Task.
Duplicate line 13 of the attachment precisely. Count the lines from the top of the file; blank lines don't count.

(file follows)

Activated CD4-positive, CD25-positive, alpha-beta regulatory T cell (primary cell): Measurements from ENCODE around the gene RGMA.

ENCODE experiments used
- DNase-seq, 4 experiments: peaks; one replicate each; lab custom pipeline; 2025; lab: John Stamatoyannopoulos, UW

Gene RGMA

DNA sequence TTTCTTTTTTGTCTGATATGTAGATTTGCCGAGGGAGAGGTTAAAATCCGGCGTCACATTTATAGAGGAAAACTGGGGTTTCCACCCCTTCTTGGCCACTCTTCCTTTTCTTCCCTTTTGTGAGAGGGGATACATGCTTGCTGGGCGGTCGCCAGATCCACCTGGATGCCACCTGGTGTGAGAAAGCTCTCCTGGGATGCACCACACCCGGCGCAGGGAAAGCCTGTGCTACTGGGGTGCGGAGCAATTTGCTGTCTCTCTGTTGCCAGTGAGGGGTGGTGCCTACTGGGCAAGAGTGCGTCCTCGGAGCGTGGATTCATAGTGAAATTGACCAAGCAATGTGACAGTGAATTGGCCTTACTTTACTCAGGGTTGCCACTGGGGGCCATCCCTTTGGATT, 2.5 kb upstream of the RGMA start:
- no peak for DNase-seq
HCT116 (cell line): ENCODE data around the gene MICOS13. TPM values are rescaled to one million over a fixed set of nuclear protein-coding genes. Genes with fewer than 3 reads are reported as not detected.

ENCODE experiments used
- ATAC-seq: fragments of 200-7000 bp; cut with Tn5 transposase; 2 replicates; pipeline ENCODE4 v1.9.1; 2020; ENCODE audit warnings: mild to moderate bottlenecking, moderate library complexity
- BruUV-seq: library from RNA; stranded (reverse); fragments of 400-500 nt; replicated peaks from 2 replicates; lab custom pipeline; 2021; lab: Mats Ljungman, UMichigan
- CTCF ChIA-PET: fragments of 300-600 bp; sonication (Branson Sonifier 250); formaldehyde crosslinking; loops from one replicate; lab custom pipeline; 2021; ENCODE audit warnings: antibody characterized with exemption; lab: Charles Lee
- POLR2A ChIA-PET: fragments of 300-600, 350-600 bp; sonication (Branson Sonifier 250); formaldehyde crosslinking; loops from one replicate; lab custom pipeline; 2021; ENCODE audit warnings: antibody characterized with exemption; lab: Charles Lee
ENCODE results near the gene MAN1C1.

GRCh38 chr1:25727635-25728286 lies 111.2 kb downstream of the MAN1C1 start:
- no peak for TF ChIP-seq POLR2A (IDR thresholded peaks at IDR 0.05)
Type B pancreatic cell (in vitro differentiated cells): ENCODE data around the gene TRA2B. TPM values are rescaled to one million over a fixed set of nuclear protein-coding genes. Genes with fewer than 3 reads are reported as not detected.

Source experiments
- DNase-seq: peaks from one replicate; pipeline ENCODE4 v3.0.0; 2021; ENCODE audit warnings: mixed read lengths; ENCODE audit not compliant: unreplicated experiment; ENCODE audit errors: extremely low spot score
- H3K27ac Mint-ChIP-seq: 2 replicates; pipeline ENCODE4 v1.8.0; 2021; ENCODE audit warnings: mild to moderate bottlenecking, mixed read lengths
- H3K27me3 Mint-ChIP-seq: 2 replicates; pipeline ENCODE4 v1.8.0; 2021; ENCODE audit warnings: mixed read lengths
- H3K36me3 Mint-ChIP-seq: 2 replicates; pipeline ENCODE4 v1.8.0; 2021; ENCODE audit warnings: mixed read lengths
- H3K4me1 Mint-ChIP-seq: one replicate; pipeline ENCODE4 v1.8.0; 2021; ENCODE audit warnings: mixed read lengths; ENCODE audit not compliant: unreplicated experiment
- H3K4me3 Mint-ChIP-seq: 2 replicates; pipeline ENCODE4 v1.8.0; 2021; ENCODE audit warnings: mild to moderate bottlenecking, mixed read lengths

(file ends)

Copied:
ENCODE results near the gene MAN1C1.